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Boots U.K. pilots MobileFirst sales assist app

BY Dan Berthiaume

NOTTINGHAM, U.K. — IBM Inc. is expanding the IBM MobileFirst for iOS portfolio of apps for retailers. Boots U.K. and American Eagle Outfitters are among the retailers who have signed on for MobileFirst apps.

“The pilot of the IBM MobileFirst for iOS Sales Assist app will seek to explore how we can further empower our colleagues to be able to turn each customer interaction into a unique and personal experience," said Robin Phillips, director of multichannel, Boots U.K. "Boots colleagues will have access to real-time data and insight from across the company in the palm of their hands, allowing them to offer shoppers even greater levels of service- including real-time stock availability and easy in store ordering."

New Mobile First apps for retail include Dynamic Buy, which gives retailers gain real-time perspective and data-driven recommendations on how products are performing and seasonal recommendations, for example, helping retailers realize better return on investments, according to IBM.

Built exclusively for iPhone and iPad, IBM MobileFirst for iOS apps are delivered in a secure environment, embedded with analytics and linked to core enterprise processes. The apps can be customized for any organization and easily deployed, managed and upgraded via cloud services from IBM specifically for iOS devices.

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Study: People more activated in their care have better health outcomes, lower costs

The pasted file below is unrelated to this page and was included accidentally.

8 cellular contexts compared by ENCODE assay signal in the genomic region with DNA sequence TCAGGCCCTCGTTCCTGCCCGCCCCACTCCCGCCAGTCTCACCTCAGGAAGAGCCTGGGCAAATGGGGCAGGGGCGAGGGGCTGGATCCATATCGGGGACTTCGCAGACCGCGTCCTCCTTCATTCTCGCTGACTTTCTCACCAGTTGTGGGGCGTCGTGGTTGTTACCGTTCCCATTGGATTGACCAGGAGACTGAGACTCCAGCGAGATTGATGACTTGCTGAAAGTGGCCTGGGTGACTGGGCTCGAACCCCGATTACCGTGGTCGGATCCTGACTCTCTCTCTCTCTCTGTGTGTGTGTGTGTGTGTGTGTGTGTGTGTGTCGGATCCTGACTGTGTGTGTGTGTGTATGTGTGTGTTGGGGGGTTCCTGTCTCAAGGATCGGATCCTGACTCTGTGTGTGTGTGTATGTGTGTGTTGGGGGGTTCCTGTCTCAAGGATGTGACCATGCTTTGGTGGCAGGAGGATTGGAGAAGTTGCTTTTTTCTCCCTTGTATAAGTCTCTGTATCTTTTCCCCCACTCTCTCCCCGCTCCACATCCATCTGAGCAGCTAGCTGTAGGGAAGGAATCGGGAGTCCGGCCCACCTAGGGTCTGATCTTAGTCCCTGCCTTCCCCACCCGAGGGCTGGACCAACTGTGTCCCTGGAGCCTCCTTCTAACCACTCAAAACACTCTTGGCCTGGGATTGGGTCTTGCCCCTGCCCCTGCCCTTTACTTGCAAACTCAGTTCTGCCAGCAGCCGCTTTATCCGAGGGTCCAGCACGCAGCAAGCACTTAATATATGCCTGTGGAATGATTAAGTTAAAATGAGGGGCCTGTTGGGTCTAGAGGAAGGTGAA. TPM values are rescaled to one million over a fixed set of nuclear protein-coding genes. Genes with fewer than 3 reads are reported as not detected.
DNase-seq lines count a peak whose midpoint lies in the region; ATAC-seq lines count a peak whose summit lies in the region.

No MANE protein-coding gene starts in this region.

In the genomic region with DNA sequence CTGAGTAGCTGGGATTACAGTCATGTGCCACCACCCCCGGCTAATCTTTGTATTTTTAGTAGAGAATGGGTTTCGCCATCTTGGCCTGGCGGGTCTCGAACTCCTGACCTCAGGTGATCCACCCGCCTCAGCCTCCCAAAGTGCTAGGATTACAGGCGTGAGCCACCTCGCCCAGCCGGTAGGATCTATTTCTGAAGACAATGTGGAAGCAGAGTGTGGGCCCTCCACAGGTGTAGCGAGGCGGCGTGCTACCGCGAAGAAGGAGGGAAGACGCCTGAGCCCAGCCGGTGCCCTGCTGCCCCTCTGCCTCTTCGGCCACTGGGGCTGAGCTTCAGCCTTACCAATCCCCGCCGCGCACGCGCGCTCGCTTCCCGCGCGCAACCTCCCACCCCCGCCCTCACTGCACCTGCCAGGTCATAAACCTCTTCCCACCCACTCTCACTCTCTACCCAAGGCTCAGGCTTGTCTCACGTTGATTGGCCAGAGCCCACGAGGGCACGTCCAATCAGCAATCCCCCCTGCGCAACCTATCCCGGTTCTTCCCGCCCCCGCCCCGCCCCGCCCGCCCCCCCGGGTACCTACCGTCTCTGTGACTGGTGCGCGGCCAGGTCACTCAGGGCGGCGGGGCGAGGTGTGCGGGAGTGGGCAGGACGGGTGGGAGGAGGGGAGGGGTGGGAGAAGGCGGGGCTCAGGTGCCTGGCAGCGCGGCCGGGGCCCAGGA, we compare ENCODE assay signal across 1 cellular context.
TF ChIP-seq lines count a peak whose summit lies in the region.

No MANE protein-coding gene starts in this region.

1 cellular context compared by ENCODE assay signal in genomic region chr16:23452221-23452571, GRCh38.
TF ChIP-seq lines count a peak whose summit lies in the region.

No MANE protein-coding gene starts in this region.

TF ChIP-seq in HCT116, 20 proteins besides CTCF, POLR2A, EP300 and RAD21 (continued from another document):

BY Antoinette Alexander

 

SAN FRANCISCO — An increase in patient activation can improve health outcomes and lower costs, according to a new study published in the March issue of Health Affairs.

Researchers from the School of Nursing at the George Washington University, University of Oregon and Fairview Medical Group assessed the relationship between changes in a person’s activation level and changes in health outcomes and cost and found they were associated.

“The Patient Activation Measure study is important for two reasons. First, it is the largest, longitudinal study to look at the impact of an individual’s activation levels on both health outcomes and cost; and second, the findings show that activation levels are related to clinical, behavioral and utilization outcomes as well as health care costs,” stated Valerie Overton, VP for quality and innovation at the Fairview Medical Group.